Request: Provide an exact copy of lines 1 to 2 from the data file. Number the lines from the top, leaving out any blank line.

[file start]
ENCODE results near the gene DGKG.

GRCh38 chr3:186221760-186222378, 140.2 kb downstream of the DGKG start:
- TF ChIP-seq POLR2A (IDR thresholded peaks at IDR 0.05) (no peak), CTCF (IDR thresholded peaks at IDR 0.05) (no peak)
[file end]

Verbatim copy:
ENCODE results near the gene DGKG.

GRCh38 chr3:186221760-186222378, 140.2 kb downstream of the DGKG start: